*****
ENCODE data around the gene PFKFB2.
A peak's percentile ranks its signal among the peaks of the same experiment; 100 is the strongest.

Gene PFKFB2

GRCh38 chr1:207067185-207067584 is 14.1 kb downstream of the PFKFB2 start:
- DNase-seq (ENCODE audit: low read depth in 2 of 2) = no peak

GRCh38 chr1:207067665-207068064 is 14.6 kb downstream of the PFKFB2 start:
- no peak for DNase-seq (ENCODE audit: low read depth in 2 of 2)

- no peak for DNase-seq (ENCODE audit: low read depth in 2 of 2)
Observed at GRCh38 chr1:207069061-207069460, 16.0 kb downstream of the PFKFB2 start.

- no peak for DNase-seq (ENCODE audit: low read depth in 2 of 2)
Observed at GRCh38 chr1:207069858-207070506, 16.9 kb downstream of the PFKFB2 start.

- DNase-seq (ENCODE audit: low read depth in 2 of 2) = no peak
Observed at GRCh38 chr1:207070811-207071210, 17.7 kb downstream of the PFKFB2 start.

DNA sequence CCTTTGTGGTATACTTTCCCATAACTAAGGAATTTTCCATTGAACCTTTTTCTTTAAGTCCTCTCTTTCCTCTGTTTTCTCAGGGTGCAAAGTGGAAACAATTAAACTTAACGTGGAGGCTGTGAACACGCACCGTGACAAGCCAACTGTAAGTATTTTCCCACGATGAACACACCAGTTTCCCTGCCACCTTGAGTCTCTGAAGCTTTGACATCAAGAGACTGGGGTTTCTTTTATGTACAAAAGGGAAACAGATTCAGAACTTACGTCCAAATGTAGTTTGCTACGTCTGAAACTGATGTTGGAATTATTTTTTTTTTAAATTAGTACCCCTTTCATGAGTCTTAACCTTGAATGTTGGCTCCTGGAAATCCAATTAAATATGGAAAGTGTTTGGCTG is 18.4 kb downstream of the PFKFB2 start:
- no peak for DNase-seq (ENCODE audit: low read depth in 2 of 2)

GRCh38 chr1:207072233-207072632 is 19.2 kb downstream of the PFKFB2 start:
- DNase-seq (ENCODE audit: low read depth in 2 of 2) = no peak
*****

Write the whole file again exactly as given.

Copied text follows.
ENCODE data around the gene PFKFB2.
A peak's percentile ranks its signal among the peaks of the same experiment; 100 is the strongest.

Gene PFKFB2

GRCh38 chr1:207067185-207067584 is 14.1 kb downstream of the PFKFB2 start:
- DNase-seq (ENCODE audit: low read depth in 2 of 2) = no peak

GRCh38 chr1:207067665-207068064 is 14.6 kb downstream of the PFKFB2 start:
- no peak for DNase-seq (ENCODE audit: low read depth in 2 of 2)

- no peak for DNase-seq (ENCODE audit: low read depth in 2 of 2)
Observed at GRCh38 chr1:207069061-207069460, 16.0 kb downstream of the PFKFB2 start.

- no peak for DNase-seq (ENCODE audit: low read depth in 2 of 2)
Observed at GRCh38 chr1:207069858-207070506, 16.9 kb downstream of the PFKFB2 start.

- DNase-seq (ENCODE audit: low read depth in 2 of 2) = no peak
Observed at GRCh38 chr1:207070811-207071210, 17.7 kb downstream of the PFKFB2 start.

DNA sequence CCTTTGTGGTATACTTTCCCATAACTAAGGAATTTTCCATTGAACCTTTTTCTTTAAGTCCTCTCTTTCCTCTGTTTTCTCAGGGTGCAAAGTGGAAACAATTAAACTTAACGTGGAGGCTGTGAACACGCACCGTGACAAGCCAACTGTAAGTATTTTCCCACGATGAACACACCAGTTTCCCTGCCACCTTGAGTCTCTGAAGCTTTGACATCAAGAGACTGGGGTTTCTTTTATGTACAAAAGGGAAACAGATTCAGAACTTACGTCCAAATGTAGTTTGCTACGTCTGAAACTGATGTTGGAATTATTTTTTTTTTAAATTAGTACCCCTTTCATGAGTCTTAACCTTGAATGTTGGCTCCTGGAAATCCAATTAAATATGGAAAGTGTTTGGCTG is 18.4 kb downstream of the PFKFB2 start:
- no peak for DNase-seq (ENCODE audit: low read depth in 2 of 2)

GRCh38 chr1:207072233-207072632 is 19.2 kb downstream of the PFKFB2 start:
- DNase-seq (ENCODE audit: low read depth in 2 of 2) = no peak